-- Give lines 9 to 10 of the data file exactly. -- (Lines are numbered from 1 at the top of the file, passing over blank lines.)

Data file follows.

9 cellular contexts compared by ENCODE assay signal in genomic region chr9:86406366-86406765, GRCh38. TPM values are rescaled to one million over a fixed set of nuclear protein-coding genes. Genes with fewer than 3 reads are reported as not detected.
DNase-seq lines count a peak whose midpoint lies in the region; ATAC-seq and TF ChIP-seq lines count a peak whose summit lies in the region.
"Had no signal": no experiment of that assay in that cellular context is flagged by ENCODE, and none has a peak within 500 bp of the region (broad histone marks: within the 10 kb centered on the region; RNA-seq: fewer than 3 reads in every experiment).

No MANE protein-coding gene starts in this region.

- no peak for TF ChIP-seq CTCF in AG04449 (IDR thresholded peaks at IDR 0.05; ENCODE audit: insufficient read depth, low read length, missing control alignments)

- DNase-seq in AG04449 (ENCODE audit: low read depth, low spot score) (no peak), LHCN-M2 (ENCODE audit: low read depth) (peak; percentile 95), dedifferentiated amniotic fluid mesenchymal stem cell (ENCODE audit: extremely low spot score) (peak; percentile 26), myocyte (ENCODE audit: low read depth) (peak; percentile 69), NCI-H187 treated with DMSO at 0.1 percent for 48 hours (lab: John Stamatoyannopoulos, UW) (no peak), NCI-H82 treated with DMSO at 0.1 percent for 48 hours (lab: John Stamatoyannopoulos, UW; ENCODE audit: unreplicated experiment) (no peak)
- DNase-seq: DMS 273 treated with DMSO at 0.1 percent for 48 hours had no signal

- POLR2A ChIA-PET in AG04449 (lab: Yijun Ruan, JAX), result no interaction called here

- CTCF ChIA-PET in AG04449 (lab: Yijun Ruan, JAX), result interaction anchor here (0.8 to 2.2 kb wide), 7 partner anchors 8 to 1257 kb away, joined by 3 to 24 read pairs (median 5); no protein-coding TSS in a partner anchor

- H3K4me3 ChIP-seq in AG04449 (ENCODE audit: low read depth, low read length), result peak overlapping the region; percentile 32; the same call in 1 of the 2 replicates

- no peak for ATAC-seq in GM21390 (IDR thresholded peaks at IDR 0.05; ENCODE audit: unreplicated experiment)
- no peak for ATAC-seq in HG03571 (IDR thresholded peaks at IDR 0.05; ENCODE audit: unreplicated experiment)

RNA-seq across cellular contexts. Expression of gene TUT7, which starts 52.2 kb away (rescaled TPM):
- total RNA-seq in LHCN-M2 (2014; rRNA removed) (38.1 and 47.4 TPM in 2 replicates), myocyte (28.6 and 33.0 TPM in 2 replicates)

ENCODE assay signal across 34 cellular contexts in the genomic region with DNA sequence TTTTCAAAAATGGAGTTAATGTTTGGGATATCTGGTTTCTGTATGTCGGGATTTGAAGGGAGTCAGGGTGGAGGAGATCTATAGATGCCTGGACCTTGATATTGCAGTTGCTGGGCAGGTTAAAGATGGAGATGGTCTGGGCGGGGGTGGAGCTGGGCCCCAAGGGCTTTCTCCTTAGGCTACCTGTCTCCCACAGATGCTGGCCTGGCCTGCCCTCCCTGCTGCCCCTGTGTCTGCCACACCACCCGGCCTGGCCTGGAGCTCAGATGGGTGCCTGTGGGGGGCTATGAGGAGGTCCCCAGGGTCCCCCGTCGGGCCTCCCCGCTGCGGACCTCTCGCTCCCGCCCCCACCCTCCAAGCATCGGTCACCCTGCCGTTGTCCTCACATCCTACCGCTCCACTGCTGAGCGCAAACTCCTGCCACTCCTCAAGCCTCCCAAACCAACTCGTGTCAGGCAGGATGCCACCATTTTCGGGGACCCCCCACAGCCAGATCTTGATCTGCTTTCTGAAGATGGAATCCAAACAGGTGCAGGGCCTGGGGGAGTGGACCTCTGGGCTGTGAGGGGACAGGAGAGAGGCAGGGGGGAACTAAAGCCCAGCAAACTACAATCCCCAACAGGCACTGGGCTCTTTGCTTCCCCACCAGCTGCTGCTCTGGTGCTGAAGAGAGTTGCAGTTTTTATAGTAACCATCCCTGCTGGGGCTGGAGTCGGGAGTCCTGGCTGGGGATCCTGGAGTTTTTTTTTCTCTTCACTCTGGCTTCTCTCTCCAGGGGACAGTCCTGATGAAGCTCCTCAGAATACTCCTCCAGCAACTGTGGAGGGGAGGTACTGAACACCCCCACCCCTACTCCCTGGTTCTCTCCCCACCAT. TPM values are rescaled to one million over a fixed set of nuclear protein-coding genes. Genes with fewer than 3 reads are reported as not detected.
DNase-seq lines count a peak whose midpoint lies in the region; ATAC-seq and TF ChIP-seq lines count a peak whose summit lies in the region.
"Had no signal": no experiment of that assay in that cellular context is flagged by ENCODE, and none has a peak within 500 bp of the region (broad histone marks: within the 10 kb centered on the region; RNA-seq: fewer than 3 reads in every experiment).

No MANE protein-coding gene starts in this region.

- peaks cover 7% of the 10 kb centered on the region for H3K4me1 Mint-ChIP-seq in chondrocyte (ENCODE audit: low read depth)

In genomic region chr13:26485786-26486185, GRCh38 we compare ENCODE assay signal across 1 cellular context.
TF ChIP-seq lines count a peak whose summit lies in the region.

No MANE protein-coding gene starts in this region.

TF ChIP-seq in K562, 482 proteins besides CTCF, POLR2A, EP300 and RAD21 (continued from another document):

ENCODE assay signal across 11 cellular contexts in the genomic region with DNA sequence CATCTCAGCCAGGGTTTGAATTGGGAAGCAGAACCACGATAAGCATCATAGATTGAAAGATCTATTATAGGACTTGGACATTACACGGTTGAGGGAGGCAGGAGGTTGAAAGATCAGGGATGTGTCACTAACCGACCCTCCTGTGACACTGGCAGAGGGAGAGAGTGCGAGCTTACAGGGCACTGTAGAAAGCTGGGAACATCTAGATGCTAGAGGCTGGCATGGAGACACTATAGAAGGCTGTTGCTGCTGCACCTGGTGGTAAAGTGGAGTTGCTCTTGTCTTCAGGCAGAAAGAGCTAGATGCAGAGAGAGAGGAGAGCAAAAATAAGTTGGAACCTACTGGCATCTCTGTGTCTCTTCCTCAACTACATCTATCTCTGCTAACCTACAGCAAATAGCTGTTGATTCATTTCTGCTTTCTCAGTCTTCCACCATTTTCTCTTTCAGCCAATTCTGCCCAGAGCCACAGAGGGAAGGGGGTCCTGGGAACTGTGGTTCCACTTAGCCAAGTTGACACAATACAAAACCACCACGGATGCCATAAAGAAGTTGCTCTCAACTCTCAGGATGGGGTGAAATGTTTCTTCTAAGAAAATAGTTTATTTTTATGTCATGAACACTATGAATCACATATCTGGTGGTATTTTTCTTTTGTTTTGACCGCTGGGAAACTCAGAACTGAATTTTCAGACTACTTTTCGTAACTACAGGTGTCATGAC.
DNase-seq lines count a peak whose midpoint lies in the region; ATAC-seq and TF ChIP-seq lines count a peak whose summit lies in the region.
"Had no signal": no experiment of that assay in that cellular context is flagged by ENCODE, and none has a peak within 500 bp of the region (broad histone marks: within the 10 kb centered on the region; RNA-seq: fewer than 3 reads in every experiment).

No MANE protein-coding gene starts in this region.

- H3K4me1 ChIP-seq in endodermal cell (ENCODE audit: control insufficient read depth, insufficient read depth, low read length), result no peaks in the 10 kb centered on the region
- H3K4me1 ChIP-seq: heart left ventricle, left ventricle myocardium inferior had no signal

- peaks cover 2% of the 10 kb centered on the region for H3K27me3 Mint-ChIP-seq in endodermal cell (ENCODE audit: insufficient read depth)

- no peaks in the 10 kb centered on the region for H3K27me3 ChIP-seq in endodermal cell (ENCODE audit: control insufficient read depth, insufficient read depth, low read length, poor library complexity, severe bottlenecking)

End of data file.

- CTCF ChIA-PET in AG04449 (lab: Yijun Ruan, JAX), result interaction anchor here (0.8 to 2.2 kb wide), 7 partner anchors 8 to 1257 kb away, joined by 3 to 24 read pairs (median 5); no protein-coding TSS in a partner anchor

- H3K4me3 ChIP-seq in AG04449 (ENCODE audit: low read depth, low read length), result peak overlapping the region; percentile 32; the same call in 1 of the 2 replicates